I am trying to trace a square (with rounded corners) using a reuleaux triangle and a single (circular rotation) motor. I've seen many animations (example) of this but do not understand how to make it.

A diagram or geogebra file in the answer would be extremely helpful. Thanks!


Now I'm not positive if I am correct with this but from the example and some thinking I have an educated guess of how this could be calculated.

Starting with your square with rounded corners, and an equilateral triangle with side lengths that are equal to the lengths of the square.

To calculate the arcs of the reulaeaux triangle I believe you would use the following formula.

r = (H/2) + [(W^2)/(8*H)]

H = [W sqrt(3)]/2

Where r is the radius of the arc of the reuleaux triangle. W is the length of the square edges.
H is going the be the radius of the corners of the square.

I'm not 100% positive yet but if someone could check this out for me I would be grateful.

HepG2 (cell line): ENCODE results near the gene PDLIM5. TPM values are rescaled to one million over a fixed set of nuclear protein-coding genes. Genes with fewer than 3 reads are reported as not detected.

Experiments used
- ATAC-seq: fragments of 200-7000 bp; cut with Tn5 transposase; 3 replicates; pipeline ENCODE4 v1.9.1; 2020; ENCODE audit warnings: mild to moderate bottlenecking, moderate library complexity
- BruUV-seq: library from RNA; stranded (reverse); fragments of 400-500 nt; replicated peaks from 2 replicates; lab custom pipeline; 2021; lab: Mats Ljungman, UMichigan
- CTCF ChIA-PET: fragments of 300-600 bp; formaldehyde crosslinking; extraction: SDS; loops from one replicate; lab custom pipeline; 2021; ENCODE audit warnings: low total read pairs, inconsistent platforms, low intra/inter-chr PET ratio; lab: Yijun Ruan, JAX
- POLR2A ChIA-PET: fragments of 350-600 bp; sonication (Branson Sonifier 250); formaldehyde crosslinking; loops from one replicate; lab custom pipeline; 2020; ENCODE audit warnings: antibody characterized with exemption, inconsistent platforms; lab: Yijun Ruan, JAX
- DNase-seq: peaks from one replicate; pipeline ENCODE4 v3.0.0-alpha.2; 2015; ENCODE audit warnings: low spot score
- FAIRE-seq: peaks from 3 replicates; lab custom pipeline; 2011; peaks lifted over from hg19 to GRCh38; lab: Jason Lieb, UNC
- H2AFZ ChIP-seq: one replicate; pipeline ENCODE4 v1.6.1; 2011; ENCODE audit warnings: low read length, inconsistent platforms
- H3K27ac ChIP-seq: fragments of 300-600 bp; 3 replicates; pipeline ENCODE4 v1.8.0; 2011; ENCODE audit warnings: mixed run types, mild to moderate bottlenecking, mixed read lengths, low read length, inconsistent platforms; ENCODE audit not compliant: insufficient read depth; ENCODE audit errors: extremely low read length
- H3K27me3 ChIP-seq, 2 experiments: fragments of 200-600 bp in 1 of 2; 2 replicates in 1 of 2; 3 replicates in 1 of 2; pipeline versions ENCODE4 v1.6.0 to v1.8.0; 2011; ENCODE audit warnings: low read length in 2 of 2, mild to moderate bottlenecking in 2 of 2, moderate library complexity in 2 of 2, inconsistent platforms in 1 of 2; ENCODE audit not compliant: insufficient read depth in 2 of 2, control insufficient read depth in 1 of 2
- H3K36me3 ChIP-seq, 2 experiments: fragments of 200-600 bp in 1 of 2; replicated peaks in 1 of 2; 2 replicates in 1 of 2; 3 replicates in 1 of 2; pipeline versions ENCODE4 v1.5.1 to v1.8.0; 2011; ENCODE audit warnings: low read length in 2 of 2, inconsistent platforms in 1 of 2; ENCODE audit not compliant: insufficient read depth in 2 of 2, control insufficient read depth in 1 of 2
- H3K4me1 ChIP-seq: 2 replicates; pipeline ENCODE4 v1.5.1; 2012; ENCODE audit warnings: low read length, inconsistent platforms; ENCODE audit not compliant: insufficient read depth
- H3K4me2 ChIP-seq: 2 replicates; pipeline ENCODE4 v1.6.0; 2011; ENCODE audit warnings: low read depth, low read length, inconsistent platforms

Hopefully this helps!

EDIT: Under further review of this I've noticed that the relationship between a reuleaux triangle and a square with rounded corners is very specific (only 1 square will work with a specific triangle). I've updated my above formula and believe that this is the correct correlation between the two.

  • $\begingroup$ Hi I am trying to recreate this mechanically, in other words i have a releaux triangle and i'm trying to make it trace a square. $\endgroup$ – Ankit Sep 28 '20 at 23:22
  • $\begingroup$ So you're looking for what the center path of reuleaux triangle would be? $\endgroup$ – JoshL Sep 29 '20 at 13:35
  • $\begingroup$ No I am looking for how to use a reuleaux triangle to trace a square. Please look at the animation I included to understand what I need. $\endgroup$ – Ankit Sep 29 '20 at 13:42
  • $\begingroup$ So you mean yes then to the center path of the triangle. Because without that or the outer edge of the square you would not be able to trace the square. $\endgroup$ – JoshL Sep 29 '20 at 13:52
  • $\begingroup$ oh ok I understand what you mean now, yes that is what I am looking for. $\endgroup$ – Ankit Sep 29 '20 at 17:38

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